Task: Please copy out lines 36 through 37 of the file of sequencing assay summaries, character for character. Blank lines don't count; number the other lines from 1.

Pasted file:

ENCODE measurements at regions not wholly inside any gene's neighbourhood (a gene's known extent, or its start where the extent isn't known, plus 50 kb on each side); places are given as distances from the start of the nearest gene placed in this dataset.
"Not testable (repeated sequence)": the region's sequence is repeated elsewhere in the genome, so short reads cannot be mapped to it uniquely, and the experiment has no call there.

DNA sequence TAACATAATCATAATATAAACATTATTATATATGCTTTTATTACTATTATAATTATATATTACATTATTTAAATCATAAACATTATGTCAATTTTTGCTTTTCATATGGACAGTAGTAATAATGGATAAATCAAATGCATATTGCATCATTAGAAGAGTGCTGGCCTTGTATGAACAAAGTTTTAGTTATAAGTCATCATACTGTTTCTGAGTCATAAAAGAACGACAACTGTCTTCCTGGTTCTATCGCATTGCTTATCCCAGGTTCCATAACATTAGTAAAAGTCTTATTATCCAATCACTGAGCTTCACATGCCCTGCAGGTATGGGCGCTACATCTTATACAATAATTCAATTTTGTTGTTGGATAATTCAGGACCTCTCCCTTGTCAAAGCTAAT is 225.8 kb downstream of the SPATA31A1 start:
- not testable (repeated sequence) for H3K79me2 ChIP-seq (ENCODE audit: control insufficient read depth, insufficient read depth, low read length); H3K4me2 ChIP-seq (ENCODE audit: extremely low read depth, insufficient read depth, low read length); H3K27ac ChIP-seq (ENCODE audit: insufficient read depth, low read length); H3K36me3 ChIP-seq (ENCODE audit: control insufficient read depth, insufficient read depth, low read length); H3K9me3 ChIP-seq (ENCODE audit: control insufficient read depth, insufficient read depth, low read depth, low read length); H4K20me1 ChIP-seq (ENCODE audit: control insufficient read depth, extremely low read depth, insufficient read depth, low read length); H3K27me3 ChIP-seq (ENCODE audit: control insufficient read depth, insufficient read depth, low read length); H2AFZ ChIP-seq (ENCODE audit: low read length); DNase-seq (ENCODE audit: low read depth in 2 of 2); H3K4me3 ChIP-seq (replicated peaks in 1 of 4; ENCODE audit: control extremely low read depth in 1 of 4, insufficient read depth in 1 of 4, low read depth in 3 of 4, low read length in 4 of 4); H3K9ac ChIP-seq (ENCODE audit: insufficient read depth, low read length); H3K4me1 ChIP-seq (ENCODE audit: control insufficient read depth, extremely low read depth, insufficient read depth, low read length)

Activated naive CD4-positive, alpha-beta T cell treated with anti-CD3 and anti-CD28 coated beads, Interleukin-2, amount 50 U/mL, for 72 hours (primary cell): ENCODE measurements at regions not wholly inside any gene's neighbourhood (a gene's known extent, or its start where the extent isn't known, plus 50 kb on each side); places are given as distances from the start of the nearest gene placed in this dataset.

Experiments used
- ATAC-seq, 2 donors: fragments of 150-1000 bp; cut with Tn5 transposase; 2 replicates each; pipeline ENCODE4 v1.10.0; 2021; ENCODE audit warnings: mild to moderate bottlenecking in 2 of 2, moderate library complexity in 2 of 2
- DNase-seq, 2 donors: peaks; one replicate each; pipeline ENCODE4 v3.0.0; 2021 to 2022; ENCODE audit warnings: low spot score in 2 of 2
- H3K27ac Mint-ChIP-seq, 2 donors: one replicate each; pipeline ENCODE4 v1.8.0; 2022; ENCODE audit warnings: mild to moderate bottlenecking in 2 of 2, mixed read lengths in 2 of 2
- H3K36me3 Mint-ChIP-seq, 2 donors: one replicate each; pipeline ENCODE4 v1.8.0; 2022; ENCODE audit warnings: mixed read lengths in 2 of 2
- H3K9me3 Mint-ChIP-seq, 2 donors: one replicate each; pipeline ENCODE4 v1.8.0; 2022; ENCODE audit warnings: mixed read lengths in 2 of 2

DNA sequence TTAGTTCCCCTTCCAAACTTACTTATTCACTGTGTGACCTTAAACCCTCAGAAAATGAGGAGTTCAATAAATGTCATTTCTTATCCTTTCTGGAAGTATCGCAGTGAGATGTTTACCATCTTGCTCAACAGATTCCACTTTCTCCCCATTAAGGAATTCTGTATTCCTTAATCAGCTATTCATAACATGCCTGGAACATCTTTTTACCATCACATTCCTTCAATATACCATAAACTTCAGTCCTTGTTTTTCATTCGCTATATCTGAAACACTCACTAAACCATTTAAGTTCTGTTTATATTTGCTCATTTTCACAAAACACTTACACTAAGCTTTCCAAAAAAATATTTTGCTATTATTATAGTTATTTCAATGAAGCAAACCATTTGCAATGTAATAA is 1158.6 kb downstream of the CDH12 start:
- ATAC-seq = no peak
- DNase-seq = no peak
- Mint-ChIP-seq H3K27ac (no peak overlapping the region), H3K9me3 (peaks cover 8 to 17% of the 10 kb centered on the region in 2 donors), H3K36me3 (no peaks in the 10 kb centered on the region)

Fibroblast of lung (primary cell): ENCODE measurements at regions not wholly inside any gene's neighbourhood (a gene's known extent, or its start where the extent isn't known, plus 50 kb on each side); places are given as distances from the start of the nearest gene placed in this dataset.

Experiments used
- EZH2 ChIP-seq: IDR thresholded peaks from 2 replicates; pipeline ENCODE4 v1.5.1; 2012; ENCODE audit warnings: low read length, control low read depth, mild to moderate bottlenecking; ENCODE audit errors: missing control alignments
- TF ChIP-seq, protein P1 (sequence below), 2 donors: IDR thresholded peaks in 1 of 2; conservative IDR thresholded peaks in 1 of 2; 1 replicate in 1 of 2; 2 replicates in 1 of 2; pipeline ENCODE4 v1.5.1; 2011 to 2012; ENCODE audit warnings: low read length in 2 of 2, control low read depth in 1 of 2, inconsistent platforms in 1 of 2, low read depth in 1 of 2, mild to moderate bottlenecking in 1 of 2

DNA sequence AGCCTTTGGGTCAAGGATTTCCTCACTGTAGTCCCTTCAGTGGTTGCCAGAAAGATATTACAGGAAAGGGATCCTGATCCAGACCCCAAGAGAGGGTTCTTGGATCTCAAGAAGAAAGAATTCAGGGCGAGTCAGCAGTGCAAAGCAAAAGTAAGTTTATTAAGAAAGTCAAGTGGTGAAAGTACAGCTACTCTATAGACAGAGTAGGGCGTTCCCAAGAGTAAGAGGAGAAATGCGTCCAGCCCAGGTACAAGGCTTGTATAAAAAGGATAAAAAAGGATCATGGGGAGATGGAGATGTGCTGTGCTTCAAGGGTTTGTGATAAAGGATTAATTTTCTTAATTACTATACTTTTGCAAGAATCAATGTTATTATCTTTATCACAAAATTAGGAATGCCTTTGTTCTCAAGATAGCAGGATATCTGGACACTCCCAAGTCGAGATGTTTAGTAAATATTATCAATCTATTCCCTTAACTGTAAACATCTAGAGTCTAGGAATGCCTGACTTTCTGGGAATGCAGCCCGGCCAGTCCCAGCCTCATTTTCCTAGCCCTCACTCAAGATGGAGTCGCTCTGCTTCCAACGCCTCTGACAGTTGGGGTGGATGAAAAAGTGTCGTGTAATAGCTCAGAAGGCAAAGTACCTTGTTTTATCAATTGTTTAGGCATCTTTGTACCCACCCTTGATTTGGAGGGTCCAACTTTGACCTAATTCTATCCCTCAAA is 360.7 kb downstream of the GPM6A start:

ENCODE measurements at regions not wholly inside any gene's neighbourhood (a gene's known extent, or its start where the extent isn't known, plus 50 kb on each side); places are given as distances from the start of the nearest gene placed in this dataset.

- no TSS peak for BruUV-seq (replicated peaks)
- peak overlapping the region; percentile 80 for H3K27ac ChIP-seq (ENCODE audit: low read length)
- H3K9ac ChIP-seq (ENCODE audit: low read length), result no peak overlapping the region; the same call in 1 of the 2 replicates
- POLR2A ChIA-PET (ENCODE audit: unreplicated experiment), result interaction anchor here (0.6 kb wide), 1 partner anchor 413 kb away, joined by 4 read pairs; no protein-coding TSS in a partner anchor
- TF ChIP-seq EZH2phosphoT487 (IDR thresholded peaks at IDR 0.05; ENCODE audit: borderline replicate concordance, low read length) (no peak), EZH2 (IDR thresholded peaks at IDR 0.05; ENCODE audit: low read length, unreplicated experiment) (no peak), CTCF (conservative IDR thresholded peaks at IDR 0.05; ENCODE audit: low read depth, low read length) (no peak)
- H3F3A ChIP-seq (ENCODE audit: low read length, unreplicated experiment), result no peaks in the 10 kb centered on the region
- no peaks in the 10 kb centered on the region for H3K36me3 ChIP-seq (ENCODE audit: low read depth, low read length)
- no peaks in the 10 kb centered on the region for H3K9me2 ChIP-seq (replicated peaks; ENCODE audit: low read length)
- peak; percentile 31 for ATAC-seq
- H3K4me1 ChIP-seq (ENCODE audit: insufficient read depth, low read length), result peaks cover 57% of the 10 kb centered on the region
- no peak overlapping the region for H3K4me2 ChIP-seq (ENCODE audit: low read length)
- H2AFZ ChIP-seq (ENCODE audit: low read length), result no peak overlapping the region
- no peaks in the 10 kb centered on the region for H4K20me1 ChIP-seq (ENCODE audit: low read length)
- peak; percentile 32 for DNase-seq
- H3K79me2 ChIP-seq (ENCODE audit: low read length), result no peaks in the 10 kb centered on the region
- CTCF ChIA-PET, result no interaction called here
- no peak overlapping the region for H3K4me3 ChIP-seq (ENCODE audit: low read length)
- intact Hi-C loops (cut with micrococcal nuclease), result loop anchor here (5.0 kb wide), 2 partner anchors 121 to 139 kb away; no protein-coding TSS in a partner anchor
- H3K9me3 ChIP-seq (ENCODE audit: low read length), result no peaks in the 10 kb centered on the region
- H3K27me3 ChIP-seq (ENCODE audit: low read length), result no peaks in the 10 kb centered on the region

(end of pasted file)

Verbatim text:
- H3K79me2 ChIP-seq (ENCODE audit: low read length), result no peaks in the 10 kb centered on the region
- CTCF ChIA-PET, result no interaction called here